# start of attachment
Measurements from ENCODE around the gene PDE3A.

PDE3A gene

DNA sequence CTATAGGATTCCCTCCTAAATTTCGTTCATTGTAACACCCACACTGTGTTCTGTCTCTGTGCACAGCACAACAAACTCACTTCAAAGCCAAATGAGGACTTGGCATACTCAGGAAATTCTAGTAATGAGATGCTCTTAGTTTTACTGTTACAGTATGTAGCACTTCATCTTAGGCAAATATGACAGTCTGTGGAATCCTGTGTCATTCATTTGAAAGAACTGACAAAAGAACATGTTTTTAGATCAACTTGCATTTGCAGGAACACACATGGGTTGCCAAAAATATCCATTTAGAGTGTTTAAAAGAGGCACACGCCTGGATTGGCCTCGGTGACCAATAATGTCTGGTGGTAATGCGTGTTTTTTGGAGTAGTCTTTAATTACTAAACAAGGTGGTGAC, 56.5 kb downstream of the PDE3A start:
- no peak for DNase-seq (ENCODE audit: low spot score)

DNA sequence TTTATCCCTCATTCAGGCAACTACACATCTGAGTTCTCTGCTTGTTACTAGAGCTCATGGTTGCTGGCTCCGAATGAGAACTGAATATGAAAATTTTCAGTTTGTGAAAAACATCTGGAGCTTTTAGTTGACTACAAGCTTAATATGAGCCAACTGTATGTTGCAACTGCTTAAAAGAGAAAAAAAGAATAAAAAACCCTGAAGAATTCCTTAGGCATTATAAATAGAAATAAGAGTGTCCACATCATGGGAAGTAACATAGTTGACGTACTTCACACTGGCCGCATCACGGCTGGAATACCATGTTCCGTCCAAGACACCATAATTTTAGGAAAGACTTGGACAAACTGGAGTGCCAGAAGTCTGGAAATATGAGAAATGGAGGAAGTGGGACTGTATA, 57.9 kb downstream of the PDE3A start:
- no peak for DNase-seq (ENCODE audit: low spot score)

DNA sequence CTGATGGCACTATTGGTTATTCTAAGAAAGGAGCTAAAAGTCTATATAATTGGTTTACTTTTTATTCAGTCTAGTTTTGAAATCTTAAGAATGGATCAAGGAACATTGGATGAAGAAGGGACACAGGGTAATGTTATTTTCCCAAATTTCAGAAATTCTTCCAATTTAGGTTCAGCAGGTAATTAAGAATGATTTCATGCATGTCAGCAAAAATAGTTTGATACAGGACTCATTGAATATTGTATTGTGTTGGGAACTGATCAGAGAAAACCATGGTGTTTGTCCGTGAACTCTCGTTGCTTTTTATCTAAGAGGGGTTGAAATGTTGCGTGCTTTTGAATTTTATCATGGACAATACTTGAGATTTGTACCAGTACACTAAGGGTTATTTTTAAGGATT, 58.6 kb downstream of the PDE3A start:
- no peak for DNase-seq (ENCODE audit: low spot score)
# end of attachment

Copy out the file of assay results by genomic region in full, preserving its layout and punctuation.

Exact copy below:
Measurements from ENCODE around the gene PDE3A.

PDE3A gene

DNA sequence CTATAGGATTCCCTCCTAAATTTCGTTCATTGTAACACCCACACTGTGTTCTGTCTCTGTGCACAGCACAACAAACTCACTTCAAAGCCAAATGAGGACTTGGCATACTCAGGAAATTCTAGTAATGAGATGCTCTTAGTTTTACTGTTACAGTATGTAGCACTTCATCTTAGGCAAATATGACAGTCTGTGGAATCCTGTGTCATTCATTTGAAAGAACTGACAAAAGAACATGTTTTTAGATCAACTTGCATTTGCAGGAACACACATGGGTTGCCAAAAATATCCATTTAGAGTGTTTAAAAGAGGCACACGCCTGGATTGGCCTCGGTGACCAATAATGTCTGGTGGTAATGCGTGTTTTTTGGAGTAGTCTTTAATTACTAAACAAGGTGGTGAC, 56.5 kb downstream of the PDE3A start:
- no peak for DNase-seq (ENCODE audit: low spot score)

DNA sequence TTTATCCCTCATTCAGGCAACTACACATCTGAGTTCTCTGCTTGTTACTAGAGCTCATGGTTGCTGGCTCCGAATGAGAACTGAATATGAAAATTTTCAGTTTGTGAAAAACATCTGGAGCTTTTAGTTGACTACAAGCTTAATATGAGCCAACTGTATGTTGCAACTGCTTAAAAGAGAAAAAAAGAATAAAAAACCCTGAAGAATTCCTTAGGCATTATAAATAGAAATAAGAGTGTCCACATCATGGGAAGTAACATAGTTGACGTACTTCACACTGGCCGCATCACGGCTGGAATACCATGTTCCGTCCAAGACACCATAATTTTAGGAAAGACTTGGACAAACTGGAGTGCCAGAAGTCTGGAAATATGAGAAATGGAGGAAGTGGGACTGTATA, 57.9 kb downstream of the PDE3A start:
- no peak for DNase-seq (ENCODE audit: low spot score)

DNA sequence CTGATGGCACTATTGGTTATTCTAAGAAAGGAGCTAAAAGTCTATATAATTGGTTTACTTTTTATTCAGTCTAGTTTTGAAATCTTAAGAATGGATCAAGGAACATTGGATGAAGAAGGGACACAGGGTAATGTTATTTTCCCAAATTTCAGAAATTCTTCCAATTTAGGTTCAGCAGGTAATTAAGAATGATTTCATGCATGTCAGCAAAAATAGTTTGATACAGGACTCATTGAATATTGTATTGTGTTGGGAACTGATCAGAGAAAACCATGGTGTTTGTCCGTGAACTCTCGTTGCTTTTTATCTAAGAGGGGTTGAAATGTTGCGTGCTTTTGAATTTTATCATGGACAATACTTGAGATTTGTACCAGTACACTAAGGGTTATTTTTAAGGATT, 58.6 kb downstream of the PDE3A start:
- no peak for DNase-seq (ENCODE audit: low spot score)